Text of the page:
The Washington PostDemocracy Dies in Darkness

Senegal’s violent protests reveal that its long-stable democracy is fragile, after all

Yet again, courts have jailed one of the president’s political rivals

A supporter of main opposition candidate Ousmane Sonko protests outside the Justice Palace in Dakar on March 8. (John Wessels/AFP)
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At the beginning of March, Senegal was rocked by the most violent protests of its recent history. The demonstrations spread spontaneously throughout the country after the police arrested Ousmane Sonko, a member of parliament and prominent opposition leader. Accused of rape by a 20-year-old masseuse a month earlier, Sonko was arrested and charged with “disturbing public order” as he was headed to court to respond to the rape allegations. Because of the protests, he was released less than a week after his arrest, under judicial supervision.

In Dakar, Senegal’s capital, and in other cities where the protests broke out, security forces responded to the popular unrest by firing live bullets at opposition supporters, leaving at least 10 people dead and hundreds injured.

Senegal has often been considered one of the most stable countries of the African continent. The recent events reveal its democracy’s fragility.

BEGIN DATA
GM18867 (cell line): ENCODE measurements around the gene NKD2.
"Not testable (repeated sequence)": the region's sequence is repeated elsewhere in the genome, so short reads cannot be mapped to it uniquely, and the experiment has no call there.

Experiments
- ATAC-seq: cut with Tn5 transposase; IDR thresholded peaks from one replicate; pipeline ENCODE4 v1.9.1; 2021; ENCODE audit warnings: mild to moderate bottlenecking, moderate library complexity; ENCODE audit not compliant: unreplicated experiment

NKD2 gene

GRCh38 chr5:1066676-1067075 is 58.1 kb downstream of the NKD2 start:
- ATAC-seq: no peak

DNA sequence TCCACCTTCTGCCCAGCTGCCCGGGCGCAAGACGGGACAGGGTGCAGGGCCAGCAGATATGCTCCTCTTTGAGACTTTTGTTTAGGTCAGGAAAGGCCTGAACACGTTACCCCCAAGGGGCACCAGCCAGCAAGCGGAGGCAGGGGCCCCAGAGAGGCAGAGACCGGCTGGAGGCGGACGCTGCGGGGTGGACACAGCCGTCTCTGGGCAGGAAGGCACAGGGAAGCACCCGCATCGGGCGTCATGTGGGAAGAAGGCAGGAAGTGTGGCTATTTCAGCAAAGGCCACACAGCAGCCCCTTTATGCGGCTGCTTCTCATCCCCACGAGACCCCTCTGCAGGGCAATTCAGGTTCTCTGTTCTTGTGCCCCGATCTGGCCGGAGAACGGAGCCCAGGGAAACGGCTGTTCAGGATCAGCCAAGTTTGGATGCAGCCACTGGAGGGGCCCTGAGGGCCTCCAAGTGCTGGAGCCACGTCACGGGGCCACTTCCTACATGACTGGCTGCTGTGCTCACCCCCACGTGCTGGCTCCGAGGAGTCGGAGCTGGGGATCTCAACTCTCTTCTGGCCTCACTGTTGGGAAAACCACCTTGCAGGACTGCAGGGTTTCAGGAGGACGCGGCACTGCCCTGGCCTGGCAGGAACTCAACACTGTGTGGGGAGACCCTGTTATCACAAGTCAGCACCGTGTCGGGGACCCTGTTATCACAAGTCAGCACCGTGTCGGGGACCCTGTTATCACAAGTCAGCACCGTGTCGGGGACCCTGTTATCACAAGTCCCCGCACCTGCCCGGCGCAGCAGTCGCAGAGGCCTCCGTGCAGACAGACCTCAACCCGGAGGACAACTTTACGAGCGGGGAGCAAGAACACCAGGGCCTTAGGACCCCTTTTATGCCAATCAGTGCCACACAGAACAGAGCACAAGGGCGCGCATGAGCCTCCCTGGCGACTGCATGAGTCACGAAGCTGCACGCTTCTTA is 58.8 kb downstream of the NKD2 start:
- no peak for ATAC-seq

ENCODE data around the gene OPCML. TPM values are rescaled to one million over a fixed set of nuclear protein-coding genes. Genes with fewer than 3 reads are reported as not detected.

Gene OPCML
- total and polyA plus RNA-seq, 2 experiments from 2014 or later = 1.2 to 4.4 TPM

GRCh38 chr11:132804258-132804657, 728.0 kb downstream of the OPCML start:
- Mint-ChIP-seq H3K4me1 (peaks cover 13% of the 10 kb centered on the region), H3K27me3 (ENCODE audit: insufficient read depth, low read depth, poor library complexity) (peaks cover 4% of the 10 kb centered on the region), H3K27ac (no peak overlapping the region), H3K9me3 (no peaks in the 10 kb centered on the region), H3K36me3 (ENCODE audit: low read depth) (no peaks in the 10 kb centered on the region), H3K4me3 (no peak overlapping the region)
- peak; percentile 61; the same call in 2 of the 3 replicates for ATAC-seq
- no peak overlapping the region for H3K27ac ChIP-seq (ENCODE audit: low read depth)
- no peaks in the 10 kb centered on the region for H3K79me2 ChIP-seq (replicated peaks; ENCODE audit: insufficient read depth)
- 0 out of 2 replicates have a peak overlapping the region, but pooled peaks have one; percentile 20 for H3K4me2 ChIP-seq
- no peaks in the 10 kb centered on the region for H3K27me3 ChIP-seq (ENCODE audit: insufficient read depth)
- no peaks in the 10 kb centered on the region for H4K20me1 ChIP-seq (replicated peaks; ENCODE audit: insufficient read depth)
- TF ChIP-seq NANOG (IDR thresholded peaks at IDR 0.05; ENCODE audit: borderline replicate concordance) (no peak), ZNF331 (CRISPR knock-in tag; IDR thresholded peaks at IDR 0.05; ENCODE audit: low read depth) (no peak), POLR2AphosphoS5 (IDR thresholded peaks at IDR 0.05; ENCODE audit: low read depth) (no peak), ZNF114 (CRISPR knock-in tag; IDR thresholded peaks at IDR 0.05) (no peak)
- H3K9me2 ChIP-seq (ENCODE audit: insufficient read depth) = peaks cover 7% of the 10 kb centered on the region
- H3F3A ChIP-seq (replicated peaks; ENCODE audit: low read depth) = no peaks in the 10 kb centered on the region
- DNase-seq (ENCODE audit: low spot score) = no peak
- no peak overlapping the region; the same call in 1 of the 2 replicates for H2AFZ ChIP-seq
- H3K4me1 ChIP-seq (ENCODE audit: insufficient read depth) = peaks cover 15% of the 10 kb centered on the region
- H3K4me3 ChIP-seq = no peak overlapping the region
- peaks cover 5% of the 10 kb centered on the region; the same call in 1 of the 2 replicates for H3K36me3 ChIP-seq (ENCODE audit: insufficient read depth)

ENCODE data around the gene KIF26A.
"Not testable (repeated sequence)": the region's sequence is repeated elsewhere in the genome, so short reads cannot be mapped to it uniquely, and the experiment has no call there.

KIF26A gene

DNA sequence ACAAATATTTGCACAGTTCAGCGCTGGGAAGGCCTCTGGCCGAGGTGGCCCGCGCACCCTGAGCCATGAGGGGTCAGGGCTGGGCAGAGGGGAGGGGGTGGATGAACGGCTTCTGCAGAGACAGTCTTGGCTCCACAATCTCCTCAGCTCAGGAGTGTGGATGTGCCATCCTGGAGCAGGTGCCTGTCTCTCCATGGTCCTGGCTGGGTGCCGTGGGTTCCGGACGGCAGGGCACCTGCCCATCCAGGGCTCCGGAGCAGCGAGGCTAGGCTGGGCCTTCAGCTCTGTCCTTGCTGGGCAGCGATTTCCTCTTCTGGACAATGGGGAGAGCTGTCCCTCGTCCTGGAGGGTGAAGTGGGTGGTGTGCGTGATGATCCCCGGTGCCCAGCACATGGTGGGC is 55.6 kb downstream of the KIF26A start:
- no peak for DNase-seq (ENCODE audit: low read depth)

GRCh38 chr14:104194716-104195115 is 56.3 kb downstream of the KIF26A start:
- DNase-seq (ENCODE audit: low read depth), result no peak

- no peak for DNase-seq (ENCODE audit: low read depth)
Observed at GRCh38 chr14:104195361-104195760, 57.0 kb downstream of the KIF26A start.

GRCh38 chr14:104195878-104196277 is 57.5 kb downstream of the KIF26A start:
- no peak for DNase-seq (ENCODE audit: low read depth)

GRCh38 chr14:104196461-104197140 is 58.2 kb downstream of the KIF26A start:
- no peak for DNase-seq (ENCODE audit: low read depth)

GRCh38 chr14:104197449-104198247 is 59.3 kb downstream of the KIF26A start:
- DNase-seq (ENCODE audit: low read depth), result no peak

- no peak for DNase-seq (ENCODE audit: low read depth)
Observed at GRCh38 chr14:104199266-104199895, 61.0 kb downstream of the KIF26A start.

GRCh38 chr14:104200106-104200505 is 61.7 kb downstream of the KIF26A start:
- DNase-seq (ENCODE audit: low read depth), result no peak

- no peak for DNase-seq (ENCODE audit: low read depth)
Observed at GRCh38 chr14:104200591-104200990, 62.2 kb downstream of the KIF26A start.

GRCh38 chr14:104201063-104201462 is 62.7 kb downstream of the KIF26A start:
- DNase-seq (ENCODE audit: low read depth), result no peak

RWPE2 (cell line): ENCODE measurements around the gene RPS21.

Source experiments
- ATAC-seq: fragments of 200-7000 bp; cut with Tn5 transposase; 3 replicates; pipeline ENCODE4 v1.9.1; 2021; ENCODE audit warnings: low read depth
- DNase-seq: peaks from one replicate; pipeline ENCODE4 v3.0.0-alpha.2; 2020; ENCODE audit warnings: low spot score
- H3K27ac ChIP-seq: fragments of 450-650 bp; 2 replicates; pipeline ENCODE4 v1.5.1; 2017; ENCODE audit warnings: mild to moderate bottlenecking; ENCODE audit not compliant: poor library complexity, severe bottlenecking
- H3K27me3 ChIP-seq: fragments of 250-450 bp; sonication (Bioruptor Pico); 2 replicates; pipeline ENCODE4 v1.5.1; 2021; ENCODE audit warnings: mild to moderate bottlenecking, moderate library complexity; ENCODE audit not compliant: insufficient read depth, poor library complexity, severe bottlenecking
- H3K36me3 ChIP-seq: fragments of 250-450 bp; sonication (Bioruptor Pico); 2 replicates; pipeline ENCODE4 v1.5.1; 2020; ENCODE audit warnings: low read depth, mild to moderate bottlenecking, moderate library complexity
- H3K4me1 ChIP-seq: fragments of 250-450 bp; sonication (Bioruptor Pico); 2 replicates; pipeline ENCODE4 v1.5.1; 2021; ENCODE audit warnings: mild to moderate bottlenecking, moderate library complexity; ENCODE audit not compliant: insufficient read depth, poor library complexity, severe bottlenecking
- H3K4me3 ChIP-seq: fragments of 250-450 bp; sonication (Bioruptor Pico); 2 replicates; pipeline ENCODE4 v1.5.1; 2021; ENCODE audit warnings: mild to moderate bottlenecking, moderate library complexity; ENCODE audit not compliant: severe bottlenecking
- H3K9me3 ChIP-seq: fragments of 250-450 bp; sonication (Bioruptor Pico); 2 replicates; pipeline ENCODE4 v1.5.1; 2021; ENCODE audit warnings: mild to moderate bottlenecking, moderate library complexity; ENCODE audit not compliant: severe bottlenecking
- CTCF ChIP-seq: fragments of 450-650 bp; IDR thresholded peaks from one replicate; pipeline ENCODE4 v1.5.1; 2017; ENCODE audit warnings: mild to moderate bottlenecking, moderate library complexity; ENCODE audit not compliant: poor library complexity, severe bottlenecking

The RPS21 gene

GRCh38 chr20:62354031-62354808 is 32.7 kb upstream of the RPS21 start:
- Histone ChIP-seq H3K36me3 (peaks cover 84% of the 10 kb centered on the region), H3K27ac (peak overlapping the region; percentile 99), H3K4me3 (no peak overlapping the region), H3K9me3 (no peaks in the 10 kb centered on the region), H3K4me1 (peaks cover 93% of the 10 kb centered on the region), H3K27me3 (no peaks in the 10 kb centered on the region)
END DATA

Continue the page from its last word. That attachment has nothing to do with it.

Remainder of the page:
President Sall’s political challengers have been consistently charged and jailed

Ousmane Sonko is President Macky Sall’s last major political rival. His arrest has raised questions about whether the accusations were politically motivated. In the 2019 presidential elections, Sonko took third place with 15.67 percent of the votes, after Sall and former Senegalese prime minister Idrissa Seck. In 2020, Seck left the opposition and joined the presidential majority as head of the Economic, Social and Environmental Council, a move that made Sonko the de facto leader of the opposition.

This is not the first time one of Sall’s political opponents has faced trial. Karim Wade, son of former president Abdoulaye Wade, was widely seen as a potential president. In March 2015, only two days after the Senegalese Democratic Party (PDS) — a major political party — designated him as its next presidential candidate, Wade was sentenced to six years in prison on embezzlement charges. In detention since April 2013, he was eventually pardoned by Sall and released from jail in 2016. Wade is now in exile and out of Senegalese politics.

Khalifa Sall, no relation to the president, a former mayor of Dakar and another political contender for the presidency, faced a similar fate in 2017 when he was accused, convicted and jailed on charges of corruption. The convictions barred both Wade and Khalifa Sall from running in presidential elections. Should Sonko be sentenced to prison, his 2024 presidential bid could come to an abrupt end, giving President Sall the choice of seeking an unconstitutional third term or handpicking his successor.

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Questions about the independence of the justice system

The first judge responsible for the Sonko case asked to be withdrawn from it because of “pressure” and “attacks” that he and his family had faced since the investigation began. Observers immediately wondered about the fairness of the proceedings and confirmed suspicions that the executive was meddling with the justice system.